Why Is Everyone Talking About the CAP Theorem?

With all the hype and buzz around micro services and containers and APIs and  (insert buzz word here) many in the industry are talking about the CAP theorem. It seems like every software engineer is expected to know what it is all of a sudden. OK, that maybe an over exaggeration, clearly if you're not building distributed applications you won't have a clue as to what I'm ranting about here... But lets face who isn't writing distributed applications these days? 

So what is it?

Well, around 1999 a computer scientist Eric Brewer published what he called a CAP principle, which simply states that it is impossible for a distributed computer system to simultaneously provide all three of the following guarantees: Consistency, Availability, Partitioning (CAP). Wow, more buzz words here. Not really, these are actually mean something.

Consistency refers to all nodes in a cluster seeing the same data all the time at the same time. Or another way to put it: every read is guaranteed to return data from the most recent write. Availability refers to every node in the cluster being able to execute queries in reasonable amount of time. The last one, Partitioning Tolerance basically means that even network connections between nodes are down, the other two promises are kept. 

Now, the theorem simply postulates that in a distributed system only two of the three above promises can be guaranteed at any given time, and it is impossible to satisfy all three.

Some math people will say, "oh hey wait a minute it's a theorem where the proof"? OK, lets try to put something together:

Lets assume we have a set N {n1, n2}  representing a distributed system of nodes. And all nodes in N are connected. So we have something like this:


In simpler terms this means that both nodes have the same exact data set. Now let's see what C, A and Pmeans in this setup.

Consistency: If Ichange the data set in n1, I'll have to replicate this change in n2 sothat my data looks the same if I see it from either n1 or n2.

Availability: As long as both n1 and n2 are up and running I should be able to perform CRUD queries on data from any of them. 

Partition Tolerance: If the link between n1 and n2 fails, I should still be able to perform CRUD queries on my data set.

One way to understand CAP theorem is to see what happens during a network partition.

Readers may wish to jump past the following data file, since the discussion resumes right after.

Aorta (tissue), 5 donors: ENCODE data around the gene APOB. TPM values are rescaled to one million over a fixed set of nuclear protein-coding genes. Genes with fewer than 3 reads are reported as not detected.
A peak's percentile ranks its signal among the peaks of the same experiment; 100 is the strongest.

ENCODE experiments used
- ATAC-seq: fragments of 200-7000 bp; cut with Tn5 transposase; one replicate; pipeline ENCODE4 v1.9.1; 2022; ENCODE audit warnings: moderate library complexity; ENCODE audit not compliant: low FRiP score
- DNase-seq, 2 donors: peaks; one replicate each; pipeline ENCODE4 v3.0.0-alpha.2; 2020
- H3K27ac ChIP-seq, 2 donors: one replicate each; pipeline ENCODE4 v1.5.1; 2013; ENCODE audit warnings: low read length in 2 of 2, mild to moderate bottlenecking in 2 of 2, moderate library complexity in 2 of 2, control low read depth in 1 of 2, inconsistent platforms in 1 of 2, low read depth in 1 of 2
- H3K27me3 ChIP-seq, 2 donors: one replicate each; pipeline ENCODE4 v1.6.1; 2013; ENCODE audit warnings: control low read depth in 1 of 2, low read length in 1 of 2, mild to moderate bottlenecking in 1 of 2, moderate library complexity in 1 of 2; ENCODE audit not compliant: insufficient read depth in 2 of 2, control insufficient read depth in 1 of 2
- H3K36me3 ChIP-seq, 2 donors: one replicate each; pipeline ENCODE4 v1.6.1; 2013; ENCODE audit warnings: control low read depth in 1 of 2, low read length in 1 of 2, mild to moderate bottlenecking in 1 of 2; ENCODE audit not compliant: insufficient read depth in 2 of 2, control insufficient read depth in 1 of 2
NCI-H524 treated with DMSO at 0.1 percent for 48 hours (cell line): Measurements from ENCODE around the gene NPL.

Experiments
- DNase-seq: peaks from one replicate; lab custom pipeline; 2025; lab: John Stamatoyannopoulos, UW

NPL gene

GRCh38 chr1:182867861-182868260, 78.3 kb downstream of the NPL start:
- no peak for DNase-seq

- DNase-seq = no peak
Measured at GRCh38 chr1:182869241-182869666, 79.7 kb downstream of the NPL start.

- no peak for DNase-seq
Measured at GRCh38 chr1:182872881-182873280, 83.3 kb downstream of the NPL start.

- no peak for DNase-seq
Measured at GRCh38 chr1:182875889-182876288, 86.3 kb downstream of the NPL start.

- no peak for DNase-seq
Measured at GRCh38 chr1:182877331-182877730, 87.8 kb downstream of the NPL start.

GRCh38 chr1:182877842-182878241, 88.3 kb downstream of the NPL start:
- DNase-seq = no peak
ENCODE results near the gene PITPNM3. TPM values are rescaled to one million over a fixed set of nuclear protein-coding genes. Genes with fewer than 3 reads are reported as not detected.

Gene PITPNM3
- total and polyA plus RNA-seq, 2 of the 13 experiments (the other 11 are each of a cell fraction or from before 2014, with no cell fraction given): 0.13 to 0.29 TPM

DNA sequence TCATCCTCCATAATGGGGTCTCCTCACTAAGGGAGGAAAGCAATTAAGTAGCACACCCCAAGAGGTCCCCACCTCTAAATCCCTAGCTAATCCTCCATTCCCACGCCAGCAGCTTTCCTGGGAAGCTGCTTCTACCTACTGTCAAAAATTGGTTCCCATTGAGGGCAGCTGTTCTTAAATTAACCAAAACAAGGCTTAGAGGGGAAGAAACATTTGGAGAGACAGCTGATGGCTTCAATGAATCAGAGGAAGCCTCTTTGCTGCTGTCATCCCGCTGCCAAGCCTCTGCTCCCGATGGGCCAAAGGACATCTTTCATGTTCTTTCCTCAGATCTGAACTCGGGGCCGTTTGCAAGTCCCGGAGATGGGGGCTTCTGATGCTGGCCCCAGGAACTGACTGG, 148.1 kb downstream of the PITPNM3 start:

Clearly  n1 cannot communicate with n2 anymore. Let's assume we have some meansto discover partition. Now, if someone talks to n1 and changes the dataset, n1 does not have any means to propagate this change to n2.

Ifavailability is what we desire, according to the definition, we'll haveto allow changes in both n1 and n2. This causes a "split brain problem"  where some updates are in n1, others in n2 making the entire system as awhole, inconsistent.

If we choose consistency we'll have to block all changes on n1 and n2, which by definition makes the system unavailable.

What if we direct all communication to one node,  either n1 or n2. This will reduce availability because we have only onenode in the system which not all clients can reach. Essentially, weassume that the other node is unavailable.

Once the link isrestored, we can propagate all the changes made in n1 while the link wasdown (we can keep a log of all changes once we discover a partition) to  n2 so that both have the same data set.

It's evident here that we can chose CP or AP but not both. Also it doesn't really make sense to chose CA. Also, it's worth mentioning that these principles aren't hard switches, rather a sliding scale.

OK math people, breathe, I know it's not a traditional mathematical proof, but I think it's good enough.

My oversimplified explanation here should supplemented with actual academic text here: 

CAP Twelve Years Later: How the "Rules" Have Changed

Why do we care?

That's the most important question isn't it. Well, we care only when we are architecting a distributed platform as a service type of system. Do we care about the CAP theorem when it comes to APIs or containers...? I'll say this, and take this with a grain of salt, I don't think we do. Yes, it's important to understand these principles when deciding how to configure replication/synchronization of data across, for example, NoSQL database nodes. We also should be aware of these principles when configuring message brokers for say AMQP or JMS etc... Configuration servers like etcd and consul also inherently depend on data replication.

So stateless APIs ? And yes APIs should be stateless. The word stateless here answers our question here, and my answer is no. However, a modern application platform isn't complete without data so on some level every engineer should understand the CAP theorem.

OK, rant is coming to an end, and I guess my main point here is, next time some really really smart engineer asks you, "Do you know the CAP theorem" you should wow them with your theoretical CS skills, then go on your day write your code...